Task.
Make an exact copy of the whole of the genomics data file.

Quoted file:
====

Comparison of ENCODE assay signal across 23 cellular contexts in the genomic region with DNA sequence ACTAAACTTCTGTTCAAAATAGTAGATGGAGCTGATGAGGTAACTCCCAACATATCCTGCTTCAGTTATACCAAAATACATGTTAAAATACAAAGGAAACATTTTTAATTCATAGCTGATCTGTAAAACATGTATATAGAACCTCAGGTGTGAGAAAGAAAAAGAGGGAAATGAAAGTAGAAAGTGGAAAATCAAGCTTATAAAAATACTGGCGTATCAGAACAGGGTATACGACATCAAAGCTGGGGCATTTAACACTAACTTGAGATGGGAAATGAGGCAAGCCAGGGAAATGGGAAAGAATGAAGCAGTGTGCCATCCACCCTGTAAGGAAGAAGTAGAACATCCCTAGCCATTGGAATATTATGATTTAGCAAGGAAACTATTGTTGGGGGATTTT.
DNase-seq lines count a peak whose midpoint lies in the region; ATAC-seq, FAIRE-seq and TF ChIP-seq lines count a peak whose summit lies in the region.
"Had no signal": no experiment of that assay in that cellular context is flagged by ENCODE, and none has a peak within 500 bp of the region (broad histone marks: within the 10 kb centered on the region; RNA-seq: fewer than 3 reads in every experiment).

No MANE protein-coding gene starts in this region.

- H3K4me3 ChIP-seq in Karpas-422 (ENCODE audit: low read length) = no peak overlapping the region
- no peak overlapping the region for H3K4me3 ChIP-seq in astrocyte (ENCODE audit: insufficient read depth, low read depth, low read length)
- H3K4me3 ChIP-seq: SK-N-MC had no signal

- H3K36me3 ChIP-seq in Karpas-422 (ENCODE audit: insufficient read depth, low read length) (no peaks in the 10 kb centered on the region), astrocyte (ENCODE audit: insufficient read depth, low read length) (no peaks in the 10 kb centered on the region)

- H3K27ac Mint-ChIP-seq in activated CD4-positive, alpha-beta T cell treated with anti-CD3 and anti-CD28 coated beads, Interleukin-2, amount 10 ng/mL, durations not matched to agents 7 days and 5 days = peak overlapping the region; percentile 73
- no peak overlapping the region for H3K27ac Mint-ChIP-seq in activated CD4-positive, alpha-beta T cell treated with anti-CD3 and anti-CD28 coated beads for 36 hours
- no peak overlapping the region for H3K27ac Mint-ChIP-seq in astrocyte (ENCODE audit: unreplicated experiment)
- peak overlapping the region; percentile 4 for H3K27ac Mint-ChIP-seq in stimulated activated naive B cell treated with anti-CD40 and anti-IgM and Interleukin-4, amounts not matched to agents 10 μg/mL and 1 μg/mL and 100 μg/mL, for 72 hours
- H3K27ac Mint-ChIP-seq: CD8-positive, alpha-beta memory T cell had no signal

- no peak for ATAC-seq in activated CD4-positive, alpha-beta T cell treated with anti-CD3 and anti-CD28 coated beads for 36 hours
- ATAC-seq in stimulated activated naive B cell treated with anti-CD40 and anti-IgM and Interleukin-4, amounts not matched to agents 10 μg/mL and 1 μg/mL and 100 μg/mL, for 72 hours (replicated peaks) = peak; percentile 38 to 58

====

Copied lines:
Comparison of ENCODE assay signal across 23 cellular contexts in the genomic region with DNA sequence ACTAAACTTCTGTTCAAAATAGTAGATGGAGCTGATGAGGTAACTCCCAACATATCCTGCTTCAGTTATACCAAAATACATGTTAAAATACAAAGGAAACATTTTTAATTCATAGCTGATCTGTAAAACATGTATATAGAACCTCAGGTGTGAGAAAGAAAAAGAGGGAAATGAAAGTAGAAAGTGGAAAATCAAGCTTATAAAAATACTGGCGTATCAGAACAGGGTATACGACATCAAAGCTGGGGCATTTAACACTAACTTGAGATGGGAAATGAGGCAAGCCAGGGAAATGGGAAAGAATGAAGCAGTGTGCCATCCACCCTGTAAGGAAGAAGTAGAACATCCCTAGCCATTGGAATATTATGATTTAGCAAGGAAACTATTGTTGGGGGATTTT.
DNase-seq lines count a peak whose midpoint lies in the region; ATAC-seq, FAIRE-seq and TF ChIP-seq lines count a peak whose summit lies in the region.
"Had no signal": no experiment of that assay in that cellular context is flagged by ENCODE, and none has a peak within 500 bp of the region (broad histone marks: within the 10 kb centered on the region; RNA-seq: fewer than 3 reads in every experiment).

No MANE protein-coding gene starts in this region.

- H3K4me3 ChIP-seq in Karpas-422 (ENCODE audit: low read length) = no peak overlapping the region
- no peak overlapping the region for H3K4me3 ChIP-seq in astrocyte (ENCODE audit: insufficient read depth, low read depth, low read length)
- H3K4me3 ChIP-seq: SK-N-MC had no signal

- H3K36me3 ChIP-seq in Karpas-422 (ENCODE audit: insufficient read depth, low read length) (no peaks in the 10 kb centered on the region), astrocyte (ENCODE audit: insufficient read depth, low read length) (no peaks in the 10 kb centered on the region)

- H3K27ac Mint-ChIP-seq in activated CD4-positive, alpha-beta T cell treated with anti-CD3 and anti-CD28 coated beads, Interleukin-2, amount 10 ng/mL, durations not matched to agents 7 days and 5 days = peak overlapping the region; percentile 73
- no peak overlapping the region for H3K27ac Mint-ChIP-seq in activated CD4-positive, alpha-beta T cell treated with anti-CD3 and anti-CD28 coated beads for 36 hours
- no peak overlapping the region for H3K27ac Mint-ChIP-seq in astrocyte (ENCODE audit: unreplicated experiment)
- peak overlapping the region; percentile 4 for H3K27ac Mint-ChIP-seq in stimulated activated naive B cell treated with anti-CD40 and anti-IgM and Interleukin-4, amounts not matched to agents 10 μg/mL and 1 μg/mL and 100 μg/mL, for 72 hours
- H3K27ac Mint-ChIP-seq: CD8-positive, alpha-beta memory T cell had no signal

- no peak for ATAC-seq in activated CD4-positive, alpha-beta T cell treated with anti-CD3 and anti-CD28 coated beads for 36 hours
- ATAC-seq in stimulated activated naive B cell treated with anti-CD40 and anti-IgM and Interleukin-4, amounts not matched to agents 10 μg/mL and 1 μg/mL and 100 μg/mL, for 72 hours (replicated peaks) = peak; percentile 38 to 58